The Luckiest Gun In The West
HIGH The soundtrack.
LOW Bad luck.
WTF It’s a hip-hop infused western. I’d have a lot of questions too.
I love Westerns. Whether it’s movies like True Grit, Dead Man, or even Hell or High Water, I love the look and feel of them. I’ve written at length about the lack of cowboys in games before and that sentiment is still true, so naturally, I’ll jump at any chance to play a Western-themed game, no matter the genre — a good thing, since this game blends several of them.
Developed by Duckbridge, Luckslinger is a 2D action-platformer in which players control the titular Luckslinger. Accompanied by his flying duck companion, a six-shooter and a throwing knife, this anti-hero must track down the six outlaws who robbed the town of Clovercreek.
Right off the bat, Luckslinger‘s visual style reminded me of old Atari and Intellivision games. It’s unique but simple, relying on a heavily pixelated look full of bright colors. Everything is well-defined and pops, and the main character’s look evokes that of characters from Sergio Corbucci’s famous Spaghetti Westerns like Django or The Mercenary, complete with a wide-brim cowboy hat, poncho, and bright red shirt. The soundtrack is just as stylish, thanks to a jazzy hip-hop score that elevates the entire experience to something cooler than expected.
Luckslinger’s gameplay revolves around running, jumping, and shooting, but the main hook revolves around “luck” — a force that can either help or hurt the player, and is treated as a commodity in this game’s world. Luck is represented by small gold tokens scattered across each area. When collected, they fill a ring that the Luckslinger can use.
For example, I was going to fall short while jumping over a gap. With a press of the Luck button, a platform manifested under me and I was able to save myself. Good luck also came into play in some gambling minigames, allowing me to tilt the odds and win money or special ammo. Of course, bad luck also exists, thanks to things like objects landing on the players, or small animals with a desire to attack. Unlike good luck, however, bad luck is seemingly random.
Combat here is enjoyable, but there are also plenty of distractions, like the aforementioned gambling minigames that allow players to earn luck, weapons, or money. Secrets also litter each town, like more money and even side missions like bounties and players can also collect records that play instrumental hip-hop — it’s a treat.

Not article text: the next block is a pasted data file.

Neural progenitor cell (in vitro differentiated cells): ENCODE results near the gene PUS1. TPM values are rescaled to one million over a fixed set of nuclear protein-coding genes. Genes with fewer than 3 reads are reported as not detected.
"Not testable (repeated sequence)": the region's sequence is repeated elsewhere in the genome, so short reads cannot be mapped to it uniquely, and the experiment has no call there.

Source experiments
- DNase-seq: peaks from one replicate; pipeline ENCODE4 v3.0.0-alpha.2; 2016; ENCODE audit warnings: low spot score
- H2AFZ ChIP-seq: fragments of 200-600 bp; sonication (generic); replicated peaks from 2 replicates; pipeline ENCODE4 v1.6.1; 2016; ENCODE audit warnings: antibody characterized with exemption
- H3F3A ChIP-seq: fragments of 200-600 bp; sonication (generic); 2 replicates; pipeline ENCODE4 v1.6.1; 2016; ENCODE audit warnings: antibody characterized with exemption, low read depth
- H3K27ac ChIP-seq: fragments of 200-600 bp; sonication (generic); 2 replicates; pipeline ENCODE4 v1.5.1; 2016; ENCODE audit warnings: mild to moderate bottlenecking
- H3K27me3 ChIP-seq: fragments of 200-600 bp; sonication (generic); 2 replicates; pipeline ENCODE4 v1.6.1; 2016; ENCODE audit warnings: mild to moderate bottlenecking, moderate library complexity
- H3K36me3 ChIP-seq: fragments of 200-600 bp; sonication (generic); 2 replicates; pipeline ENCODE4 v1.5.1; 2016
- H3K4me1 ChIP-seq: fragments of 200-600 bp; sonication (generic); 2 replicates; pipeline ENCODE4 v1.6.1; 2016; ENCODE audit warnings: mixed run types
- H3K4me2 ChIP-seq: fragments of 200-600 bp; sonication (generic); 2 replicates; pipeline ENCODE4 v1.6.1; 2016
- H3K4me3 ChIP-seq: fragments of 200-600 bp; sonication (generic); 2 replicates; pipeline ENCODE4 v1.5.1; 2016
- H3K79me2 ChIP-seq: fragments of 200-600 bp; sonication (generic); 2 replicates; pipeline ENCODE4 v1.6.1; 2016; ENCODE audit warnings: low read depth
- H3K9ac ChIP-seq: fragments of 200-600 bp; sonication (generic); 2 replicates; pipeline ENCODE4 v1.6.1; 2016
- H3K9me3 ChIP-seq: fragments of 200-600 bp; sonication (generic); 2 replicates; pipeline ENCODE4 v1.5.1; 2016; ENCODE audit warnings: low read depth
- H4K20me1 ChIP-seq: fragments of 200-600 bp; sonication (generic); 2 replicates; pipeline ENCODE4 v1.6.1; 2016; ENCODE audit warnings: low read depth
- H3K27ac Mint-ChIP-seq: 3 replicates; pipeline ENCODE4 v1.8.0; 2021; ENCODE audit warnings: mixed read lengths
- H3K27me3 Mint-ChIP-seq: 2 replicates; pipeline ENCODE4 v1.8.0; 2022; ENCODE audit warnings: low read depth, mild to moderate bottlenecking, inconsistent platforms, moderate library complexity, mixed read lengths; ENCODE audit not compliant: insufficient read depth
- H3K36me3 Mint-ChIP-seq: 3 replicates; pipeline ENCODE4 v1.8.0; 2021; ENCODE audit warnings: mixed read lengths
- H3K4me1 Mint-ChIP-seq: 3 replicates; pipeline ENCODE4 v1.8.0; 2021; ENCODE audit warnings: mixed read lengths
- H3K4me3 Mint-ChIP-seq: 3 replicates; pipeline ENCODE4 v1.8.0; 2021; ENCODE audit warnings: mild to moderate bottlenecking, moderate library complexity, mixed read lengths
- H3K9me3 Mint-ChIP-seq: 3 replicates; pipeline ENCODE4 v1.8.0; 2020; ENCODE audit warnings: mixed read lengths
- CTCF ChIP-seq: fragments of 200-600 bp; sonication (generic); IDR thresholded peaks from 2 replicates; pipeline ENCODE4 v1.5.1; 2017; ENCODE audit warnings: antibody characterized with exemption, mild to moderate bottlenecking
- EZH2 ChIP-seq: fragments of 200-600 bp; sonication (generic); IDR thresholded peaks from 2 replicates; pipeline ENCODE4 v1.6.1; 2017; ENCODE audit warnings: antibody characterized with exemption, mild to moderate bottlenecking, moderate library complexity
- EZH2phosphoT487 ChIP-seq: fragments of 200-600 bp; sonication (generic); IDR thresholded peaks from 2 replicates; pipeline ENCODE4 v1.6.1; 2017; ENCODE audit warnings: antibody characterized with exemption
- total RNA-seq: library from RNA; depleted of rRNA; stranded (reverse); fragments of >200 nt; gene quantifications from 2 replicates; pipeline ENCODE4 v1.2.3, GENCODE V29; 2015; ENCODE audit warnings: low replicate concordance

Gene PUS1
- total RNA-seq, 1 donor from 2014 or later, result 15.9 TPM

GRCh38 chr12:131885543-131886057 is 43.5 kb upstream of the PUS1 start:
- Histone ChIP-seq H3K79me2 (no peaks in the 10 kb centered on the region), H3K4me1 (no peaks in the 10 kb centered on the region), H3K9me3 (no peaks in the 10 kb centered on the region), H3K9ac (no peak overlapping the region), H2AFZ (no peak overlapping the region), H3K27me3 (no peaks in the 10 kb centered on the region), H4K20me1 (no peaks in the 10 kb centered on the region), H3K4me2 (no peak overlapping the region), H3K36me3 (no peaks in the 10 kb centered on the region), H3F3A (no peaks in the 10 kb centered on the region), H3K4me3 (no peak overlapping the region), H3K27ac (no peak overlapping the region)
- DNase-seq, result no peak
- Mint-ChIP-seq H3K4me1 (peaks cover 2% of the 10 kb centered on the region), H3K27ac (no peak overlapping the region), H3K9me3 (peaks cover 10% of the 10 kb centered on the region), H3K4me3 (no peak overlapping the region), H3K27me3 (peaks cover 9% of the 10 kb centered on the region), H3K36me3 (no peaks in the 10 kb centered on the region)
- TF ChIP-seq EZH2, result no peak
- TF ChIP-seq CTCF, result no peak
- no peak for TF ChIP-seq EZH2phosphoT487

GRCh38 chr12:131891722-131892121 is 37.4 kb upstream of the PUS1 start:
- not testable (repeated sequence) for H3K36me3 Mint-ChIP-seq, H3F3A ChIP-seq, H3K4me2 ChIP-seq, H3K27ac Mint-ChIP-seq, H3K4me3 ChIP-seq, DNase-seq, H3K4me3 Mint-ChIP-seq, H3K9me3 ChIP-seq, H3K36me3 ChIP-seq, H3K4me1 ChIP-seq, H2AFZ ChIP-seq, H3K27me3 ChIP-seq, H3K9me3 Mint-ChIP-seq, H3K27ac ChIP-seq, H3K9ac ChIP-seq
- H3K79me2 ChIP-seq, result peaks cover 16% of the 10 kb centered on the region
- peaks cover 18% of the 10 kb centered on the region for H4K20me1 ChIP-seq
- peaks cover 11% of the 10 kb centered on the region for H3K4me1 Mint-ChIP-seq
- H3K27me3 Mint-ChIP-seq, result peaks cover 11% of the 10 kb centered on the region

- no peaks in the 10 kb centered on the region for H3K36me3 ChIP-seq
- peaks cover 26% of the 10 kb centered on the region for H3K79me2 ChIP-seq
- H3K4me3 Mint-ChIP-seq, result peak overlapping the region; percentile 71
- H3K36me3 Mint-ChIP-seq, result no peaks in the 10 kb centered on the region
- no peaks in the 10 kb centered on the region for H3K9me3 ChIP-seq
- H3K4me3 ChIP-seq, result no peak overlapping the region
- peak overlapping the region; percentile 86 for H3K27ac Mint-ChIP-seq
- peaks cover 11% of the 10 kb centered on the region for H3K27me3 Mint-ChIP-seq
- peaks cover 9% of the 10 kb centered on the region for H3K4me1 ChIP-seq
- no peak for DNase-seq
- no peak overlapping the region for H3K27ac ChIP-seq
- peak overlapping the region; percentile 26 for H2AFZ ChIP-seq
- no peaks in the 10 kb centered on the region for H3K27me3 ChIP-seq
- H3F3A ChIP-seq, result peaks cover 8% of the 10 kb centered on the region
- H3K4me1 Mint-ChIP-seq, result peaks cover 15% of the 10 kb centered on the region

Overall, Luckslinger is a stylish and enjoyable adventure. Sure, it’s a little weird seeing a pixelated hip-hop spaghetti Western, but it successfully fuses different influences into a wild cowboy ride like none other.
Disclosures: This game is published and developed by Duckbridge. It is currently available on PS4, XBO, PC and Switch. This copy of the game was obtained via publisher and reviewed on the Switch. Approximately 5 hours were spent and the game was completed. There is no multiplayer.
Parents: According to the ESRB this game is rated T for Violence, Blood, and Crude Humor While it is a bit edgy with a dew crude jokes and pixelated blood. all the violence Is very cartoony and ripped from school games meaning young kids should be perfectly fine playing this game.
Colorblind Modes: There are no colorblind modes available.
Deaf & Hard of Hearing Gamers: Subtitles are present as well as all appropriate visual cues. No sound is needed to play this game and it is perfectly accessible.
Remappable Controls: No, the controls are not remappable. There is no control diagram but there is a tutorial in the beginning of the game that explains how to play. B is to jump, X is to shoot, Y is to throw a knife and the left bumper is to activate luck.
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